By Brianna Hines
When we first got married, Lew and I hit some rocky roads. As it turns out, it is really challenging to take two nearly opposite personalities and cram them in the same bed night after night without there being some conflict.
I hate conflict. Growing up, I learned that if I just kept my head down, burying my negative emotions deep inside, I could effectively avoid conflict of any kind. I got really good at it. It was so much easier for me to ignore things or relinquish any personal opinions I had so that I would not have to endure conflict.
However, none of my methods were working in my marriage. I had been burying my negative emotions so often I was running out of real estate, and I had sacrificed so many of my own opinions that I was going to have to become Lew pretty soon if I wanted to keep avoiding disagreements with him! Things were getting desperate.
My solution was to slap a proverbial BAND-AID on every conflict that I couldn’t avoid in the form of pat answers. The worst offender by far was, “I’m fine.” But I wasn’t fine. I was so very far from fine. I was like a giant zit just waiting to pop and cover him with all my festering resentment and anger and hurt.
When things got really bad, my parents offered to pay for us to go see a marriage counselor. In those first sessions, Lew did most of the talking. Unlike me, he is a verbal processor, and I enjoyed sitting back and listening to him unpack his emotional baggage and apologize for all of his mistakes. Not going to lie, it felt pretty good. It wasn’t until several months into the process that we started peeling back the layers of my carefully crafted disguise of “fine-ness” that things got interesting.
During those later sessions, we all realized that I struggle with many sins. Surprise, surprise! But the most shocking to me was lying. Me? A liar? Never! However, in all those years of desperation to avoid conflict, I had become a “liar, liar, pants on fire,” and I didn’t even realize it. All those pat answers and “I’m fine’s” were bold-faced lies to a genuinely concerned husband. My lying had created a wedge between us that had grown to the size of the Grand Canyon, all because I didn’t want to be uncomfortable and actually tell Lew the truth that I didn’t agree with something he had said or done. In hindsight, it was ridiculous and immature, but at the time, telling lies seemed like the best option to “save” our relationship from fights until they grew into a deadly sin habit that was choking out our marriage.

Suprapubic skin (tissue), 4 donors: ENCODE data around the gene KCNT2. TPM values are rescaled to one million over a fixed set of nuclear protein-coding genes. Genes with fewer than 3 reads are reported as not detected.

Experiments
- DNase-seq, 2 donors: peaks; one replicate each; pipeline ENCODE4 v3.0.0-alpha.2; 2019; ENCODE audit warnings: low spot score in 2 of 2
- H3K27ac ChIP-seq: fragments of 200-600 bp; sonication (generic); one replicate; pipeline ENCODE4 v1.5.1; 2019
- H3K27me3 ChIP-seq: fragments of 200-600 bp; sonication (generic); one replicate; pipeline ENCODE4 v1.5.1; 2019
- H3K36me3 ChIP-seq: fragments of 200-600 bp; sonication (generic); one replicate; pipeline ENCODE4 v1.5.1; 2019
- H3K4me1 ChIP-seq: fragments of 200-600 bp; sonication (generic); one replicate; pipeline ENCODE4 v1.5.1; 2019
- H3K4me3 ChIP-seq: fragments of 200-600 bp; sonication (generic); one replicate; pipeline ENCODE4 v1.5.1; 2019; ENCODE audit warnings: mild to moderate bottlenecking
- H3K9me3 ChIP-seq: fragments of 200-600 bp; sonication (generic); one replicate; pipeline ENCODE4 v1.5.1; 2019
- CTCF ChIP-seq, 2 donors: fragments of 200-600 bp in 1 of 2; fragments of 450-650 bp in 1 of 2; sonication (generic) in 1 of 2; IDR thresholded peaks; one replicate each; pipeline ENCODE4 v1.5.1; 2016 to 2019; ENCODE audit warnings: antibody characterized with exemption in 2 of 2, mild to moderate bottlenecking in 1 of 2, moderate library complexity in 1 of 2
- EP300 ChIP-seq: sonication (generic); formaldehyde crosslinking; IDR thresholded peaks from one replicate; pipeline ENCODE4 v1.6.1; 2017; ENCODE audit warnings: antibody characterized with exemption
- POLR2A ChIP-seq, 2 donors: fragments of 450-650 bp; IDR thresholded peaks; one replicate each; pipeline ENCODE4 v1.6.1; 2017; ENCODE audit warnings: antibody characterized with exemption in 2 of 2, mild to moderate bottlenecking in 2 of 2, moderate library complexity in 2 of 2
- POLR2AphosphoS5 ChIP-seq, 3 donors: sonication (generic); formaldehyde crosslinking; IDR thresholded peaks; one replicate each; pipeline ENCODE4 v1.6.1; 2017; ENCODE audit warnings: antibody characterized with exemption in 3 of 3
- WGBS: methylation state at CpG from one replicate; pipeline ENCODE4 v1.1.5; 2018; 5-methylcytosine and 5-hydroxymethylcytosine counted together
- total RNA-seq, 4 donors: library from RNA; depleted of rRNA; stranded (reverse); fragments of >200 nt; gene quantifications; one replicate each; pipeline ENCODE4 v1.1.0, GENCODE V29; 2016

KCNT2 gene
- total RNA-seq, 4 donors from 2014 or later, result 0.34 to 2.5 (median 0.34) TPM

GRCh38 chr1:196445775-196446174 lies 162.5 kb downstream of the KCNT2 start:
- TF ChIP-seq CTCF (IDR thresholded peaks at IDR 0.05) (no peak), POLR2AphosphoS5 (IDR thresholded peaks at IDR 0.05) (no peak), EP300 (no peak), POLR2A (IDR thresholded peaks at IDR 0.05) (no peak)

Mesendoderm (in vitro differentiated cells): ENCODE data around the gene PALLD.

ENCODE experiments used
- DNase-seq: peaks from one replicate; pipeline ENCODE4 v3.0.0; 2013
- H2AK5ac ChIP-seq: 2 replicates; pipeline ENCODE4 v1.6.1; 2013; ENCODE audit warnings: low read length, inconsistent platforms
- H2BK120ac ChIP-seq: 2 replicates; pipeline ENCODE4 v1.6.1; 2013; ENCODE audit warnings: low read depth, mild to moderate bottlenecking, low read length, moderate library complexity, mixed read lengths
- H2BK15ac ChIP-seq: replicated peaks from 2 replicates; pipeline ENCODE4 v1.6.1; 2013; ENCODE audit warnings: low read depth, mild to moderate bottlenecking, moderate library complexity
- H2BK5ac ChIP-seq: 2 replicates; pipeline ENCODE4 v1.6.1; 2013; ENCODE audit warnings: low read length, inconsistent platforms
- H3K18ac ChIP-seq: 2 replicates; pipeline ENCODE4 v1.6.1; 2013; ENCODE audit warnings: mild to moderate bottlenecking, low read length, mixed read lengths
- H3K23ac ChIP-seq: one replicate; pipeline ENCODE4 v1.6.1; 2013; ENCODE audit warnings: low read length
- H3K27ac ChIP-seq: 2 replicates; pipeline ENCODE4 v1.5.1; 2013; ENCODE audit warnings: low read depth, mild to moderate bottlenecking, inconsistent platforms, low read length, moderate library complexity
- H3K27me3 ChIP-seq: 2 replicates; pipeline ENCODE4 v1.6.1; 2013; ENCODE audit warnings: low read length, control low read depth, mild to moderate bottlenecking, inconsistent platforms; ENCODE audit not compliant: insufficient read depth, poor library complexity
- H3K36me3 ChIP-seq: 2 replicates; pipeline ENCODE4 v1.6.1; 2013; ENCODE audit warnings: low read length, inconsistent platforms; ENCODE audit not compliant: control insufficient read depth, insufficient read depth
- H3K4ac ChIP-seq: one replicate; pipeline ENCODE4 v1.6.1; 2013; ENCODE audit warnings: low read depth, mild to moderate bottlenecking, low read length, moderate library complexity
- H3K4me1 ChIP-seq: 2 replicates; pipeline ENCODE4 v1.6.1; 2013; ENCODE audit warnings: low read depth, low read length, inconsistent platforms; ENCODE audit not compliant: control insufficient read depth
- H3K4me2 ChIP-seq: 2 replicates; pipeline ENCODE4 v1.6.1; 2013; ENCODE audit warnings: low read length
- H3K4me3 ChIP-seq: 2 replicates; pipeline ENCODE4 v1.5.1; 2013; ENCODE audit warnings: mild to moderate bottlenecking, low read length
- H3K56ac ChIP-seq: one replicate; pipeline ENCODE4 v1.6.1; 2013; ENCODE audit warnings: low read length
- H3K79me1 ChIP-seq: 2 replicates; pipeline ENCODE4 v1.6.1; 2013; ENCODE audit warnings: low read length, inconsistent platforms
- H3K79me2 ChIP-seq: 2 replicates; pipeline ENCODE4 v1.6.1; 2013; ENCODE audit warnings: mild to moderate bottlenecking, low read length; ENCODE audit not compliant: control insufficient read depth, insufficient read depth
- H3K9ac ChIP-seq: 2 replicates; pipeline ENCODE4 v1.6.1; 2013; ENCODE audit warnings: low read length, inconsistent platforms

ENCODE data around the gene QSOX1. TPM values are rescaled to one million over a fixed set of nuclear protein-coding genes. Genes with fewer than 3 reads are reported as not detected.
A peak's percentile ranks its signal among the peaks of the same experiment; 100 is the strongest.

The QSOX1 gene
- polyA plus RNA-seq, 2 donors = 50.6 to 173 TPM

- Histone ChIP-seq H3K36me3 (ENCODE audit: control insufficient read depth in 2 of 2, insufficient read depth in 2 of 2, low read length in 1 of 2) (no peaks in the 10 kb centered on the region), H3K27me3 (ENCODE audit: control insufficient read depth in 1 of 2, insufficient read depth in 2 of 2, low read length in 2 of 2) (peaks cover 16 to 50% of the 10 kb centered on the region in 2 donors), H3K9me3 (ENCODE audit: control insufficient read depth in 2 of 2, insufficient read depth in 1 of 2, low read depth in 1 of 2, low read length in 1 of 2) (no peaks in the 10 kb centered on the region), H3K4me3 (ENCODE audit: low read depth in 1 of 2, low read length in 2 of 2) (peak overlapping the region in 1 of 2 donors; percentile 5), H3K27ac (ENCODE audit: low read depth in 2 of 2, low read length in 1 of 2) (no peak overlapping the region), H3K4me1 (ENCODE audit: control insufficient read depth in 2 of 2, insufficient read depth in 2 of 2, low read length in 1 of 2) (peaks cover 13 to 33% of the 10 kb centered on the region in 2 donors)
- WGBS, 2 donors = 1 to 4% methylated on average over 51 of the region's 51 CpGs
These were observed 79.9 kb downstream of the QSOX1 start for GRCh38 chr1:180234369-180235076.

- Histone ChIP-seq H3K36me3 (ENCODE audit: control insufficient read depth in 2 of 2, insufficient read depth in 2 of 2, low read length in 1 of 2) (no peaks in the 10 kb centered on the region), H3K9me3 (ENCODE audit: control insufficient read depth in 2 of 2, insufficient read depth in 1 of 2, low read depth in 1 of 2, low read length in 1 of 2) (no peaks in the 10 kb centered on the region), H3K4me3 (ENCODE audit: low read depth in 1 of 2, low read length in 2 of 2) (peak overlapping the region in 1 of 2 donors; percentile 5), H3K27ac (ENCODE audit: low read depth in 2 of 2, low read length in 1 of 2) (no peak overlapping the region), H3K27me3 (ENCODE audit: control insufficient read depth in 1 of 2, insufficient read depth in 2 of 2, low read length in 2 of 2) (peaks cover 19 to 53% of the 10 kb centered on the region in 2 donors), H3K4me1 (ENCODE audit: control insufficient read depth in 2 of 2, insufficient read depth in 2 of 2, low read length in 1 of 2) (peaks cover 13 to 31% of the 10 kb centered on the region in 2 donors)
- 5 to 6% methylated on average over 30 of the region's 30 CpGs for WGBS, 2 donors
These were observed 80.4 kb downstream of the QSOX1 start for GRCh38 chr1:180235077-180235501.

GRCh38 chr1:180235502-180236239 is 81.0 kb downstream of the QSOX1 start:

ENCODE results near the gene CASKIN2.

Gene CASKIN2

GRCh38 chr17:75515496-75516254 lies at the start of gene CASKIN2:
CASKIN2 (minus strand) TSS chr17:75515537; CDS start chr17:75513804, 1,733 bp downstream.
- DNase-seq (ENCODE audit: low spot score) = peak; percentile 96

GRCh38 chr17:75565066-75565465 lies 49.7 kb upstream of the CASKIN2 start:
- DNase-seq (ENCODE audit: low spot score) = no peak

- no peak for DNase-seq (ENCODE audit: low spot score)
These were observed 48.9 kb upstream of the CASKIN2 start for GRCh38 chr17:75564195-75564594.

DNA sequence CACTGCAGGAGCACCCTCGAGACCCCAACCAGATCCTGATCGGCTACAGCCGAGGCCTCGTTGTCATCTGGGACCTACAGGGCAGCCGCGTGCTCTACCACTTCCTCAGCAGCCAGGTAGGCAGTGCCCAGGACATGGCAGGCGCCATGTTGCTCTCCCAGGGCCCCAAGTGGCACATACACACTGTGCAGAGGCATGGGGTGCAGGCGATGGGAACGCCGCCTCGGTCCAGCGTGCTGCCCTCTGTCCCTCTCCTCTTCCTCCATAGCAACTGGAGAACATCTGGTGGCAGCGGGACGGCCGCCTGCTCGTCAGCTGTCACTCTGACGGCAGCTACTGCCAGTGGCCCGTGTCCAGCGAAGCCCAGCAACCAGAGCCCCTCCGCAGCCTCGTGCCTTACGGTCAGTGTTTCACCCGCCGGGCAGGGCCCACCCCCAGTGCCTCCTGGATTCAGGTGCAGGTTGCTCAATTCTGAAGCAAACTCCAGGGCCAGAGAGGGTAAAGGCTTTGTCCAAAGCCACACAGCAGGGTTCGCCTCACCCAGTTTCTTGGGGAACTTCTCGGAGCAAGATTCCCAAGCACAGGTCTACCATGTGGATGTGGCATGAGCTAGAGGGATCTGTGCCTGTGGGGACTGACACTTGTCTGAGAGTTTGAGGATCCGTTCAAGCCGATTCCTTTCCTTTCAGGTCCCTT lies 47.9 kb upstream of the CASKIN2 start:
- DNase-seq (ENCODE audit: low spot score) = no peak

Sin grows, and most of the time it can do so completely undetected until it has taken deep root. When a sin becomes habitual, it can feel impossible to break free. Learning how to stop lying to my husband to avoid conflict has been a long and painful process. It has required so much grace on the part of Lew, and so much begging for God’s help from me. It took me all 12 years since then to figure out that I can’t fight sin alone. I need the Holy Spirit to convict me of it, Jesus to cleanse me of it, and God to give me the strength to fight it again and again. Dependence on God does not come naturally for me – and I would argue that it doesn’t come naturally for any other human being either – so I had to practice it. I had to practice needing God.
Fasting is the perfect place to practice needing God. Waging war with our very flesh will soon show us just how weak we really are. It will humble us. We simply cannot do it very long in our own strength. We need God to get us through and are reminded of that every hour (or more!) for the duration of our fast.
All this practice depending on God will also make us more empathetic toward any person struggling to break free from habitual sin. Our urge to cheat on our fast is not so different from my urge to lie, or a man’s urge to look at porn, or another woman’s urge to have an intimate conversation with her male coworker rather than her husband. Our flesh is a tough thing to ignore, and we all need God’s help in waging war with its sinful desires, no matter where they fall on our Christian scale of acceptability.
I find it very interesting that when Jesus was being tempted by the devil for forty days in the wilderness His response was to fast. There is a connection between fasting and fighting off temptation that we would be foolish to ignore. Jesus had Satan in His face and His solution was to fast and meditate on Scripture.
We may not have Satan in our face, but we have him in our head, spouting lies that sound a lot like scripture and tempting us to do things apart from God’s power and purpose. We might consider using the same method Jesus did, especially when we are fighting against deeply rooted habitual sin. There is power in training ourselves to need God every hour, power that Satan doesn’t want us to utilize. Perhaps he has been the one responsible for fasting’s decline in popularity among Christians today. He doesn’t want us to use one of our deadliest weapons against him. I am picturing a double-sided light saber with one side being fasting and the other being Scripture meditation. It would be purple of course. But none of us will ever be able to wield a weapon we have never practiced using.
I am still practicing. I am still figuring out this fasting thing. What I do know is that Jesus practiced, too, and He probably didn’t do 40 days as His first go. Jesus probably fasted regularly for years before He entered the wilderness, and that is exactly why He knew it was the weapon of choice to resist the temptation of the enemy. Jesus knew the value of practicing dependence on His Father. He knew the value of fasting, and I hope we begin to see the value it can have in our own lives as we face the temptation of the enemy every single day. Look out, Satan! There’s some ladies with lightsabers coming your way, and we mean business.